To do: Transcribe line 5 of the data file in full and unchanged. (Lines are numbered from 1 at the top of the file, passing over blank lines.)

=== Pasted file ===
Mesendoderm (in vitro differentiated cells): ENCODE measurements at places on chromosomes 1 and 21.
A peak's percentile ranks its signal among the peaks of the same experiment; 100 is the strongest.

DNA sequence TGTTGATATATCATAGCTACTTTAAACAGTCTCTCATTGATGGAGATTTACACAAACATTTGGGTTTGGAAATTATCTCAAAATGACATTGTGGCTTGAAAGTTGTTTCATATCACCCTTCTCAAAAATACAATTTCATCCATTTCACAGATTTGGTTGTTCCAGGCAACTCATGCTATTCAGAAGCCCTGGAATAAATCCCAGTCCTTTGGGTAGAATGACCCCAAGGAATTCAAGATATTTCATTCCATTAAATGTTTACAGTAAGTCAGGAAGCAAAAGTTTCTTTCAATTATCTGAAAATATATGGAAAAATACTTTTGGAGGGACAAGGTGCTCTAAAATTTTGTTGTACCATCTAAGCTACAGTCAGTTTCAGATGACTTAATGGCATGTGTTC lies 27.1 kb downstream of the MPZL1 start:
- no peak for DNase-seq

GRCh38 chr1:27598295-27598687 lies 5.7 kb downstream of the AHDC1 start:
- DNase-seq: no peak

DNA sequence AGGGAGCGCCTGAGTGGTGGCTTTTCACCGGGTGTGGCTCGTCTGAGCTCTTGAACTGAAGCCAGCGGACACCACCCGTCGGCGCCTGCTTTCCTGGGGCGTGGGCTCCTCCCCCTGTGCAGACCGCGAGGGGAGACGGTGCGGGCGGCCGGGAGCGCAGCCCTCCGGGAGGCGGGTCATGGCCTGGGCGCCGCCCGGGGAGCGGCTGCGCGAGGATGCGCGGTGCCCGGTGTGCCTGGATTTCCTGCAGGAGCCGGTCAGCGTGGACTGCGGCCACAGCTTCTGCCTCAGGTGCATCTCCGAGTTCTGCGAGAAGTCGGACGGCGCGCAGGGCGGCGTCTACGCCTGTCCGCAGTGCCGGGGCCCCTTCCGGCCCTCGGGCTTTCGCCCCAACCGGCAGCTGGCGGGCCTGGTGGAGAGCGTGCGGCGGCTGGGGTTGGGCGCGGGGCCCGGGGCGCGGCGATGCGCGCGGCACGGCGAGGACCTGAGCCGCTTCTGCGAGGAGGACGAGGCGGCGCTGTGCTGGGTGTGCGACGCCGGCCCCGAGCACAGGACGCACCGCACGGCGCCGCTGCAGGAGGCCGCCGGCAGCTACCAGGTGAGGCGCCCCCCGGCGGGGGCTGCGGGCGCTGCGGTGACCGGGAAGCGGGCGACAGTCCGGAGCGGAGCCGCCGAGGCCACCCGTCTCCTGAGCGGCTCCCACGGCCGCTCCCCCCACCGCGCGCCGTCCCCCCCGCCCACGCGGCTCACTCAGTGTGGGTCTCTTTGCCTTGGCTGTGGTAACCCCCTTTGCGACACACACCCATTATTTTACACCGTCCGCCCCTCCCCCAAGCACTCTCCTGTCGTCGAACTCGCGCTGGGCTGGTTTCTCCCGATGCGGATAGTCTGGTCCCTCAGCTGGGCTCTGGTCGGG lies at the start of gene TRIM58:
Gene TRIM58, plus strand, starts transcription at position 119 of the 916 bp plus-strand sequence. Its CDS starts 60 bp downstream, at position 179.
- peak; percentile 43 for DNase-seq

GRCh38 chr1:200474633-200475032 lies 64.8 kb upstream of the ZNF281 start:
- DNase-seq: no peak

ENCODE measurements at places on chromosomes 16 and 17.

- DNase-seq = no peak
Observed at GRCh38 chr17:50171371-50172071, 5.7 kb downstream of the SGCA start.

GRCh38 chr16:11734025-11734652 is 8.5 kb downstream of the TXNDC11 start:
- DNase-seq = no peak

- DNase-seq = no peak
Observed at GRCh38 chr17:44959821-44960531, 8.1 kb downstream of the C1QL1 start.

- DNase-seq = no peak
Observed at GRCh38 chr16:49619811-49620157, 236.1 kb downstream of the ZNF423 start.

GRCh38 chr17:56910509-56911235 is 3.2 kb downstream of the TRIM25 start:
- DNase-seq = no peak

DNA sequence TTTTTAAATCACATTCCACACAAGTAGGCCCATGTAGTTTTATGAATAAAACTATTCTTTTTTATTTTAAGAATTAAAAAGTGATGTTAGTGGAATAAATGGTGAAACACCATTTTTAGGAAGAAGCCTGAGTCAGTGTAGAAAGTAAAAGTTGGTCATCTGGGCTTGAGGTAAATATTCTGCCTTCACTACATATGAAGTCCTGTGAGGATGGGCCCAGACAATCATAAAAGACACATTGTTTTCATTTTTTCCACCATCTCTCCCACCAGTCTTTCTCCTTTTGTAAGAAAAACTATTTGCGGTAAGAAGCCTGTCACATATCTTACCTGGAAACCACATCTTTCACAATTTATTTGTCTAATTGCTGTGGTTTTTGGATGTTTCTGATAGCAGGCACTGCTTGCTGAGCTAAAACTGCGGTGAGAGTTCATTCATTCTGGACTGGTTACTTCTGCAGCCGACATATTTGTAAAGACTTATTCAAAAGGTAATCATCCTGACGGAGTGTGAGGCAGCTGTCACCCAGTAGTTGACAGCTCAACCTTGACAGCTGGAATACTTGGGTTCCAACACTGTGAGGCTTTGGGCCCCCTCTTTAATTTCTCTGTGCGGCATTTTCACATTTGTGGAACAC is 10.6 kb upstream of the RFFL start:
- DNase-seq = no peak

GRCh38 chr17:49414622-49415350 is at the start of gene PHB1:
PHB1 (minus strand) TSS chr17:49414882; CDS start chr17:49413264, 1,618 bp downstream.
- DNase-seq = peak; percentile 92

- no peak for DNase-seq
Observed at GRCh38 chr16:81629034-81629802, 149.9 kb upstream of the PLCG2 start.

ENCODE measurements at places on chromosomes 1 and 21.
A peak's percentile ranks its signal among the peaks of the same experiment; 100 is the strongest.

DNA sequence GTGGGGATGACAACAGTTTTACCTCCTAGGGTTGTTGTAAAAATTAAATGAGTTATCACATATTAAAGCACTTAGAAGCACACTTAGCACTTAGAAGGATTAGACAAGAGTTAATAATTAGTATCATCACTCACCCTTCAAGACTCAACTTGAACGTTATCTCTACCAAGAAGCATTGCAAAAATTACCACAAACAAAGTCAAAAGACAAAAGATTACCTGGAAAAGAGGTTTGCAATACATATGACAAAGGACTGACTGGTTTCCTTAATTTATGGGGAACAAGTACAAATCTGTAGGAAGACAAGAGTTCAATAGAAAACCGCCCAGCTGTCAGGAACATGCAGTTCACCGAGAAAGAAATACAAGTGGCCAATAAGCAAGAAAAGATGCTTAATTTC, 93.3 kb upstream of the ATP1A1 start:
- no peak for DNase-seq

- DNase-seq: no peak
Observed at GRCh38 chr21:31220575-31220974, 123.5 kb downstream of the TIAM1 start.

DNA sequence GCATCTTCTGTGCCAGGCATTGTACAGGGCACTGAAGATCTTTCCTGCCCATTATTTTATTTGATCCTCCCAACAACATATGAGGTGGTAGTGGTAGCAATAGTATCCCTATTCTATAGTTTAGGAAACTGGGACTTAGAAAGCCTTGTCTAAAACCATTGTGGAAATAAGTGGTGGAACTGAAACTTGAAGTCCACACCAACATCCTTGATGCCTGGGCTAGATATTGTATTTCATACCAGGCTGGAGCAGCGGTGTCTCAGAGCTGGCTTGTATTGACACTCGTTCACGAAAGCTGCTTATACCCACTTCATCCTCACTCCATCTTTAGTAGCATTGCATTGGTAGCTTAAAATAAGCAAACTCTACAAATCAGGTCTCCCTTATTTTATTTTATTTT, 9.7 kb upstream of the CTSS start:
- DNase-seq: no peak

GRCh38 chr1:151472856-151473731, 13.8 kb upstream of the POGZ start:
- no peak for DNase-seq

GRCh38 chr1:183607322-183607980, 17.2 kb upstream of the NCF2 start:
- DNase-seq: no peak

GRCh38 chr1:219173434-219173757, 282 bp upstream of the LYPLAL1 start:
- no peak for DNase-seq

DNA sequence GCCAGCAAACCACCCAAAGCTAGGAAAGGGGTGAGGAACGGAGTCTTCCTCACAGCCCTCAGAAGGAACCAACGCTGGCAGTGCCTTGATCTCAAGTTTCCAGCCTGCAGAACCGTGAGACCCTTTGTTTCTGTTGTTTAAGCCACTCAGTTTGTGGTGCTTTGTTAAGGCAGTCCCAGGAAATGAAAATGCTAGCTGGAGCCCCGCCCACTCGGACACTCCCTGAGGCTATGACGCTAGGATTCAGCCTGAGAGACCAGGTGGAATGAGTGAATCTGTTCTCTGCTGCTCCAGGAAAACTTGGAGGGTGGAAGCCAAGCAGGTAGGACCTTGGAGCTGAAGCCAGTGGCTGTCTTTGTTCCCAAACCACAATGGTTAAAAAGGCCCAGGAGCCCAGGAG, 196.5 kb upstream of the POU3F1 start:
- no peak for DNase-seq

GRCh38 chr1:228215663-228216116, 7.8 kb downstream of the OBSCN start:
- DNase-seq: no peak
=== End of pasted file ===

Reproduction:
GRCh38 chr1:27598295-27598687 lies 5.7 kb downstream of the AHDC1 start: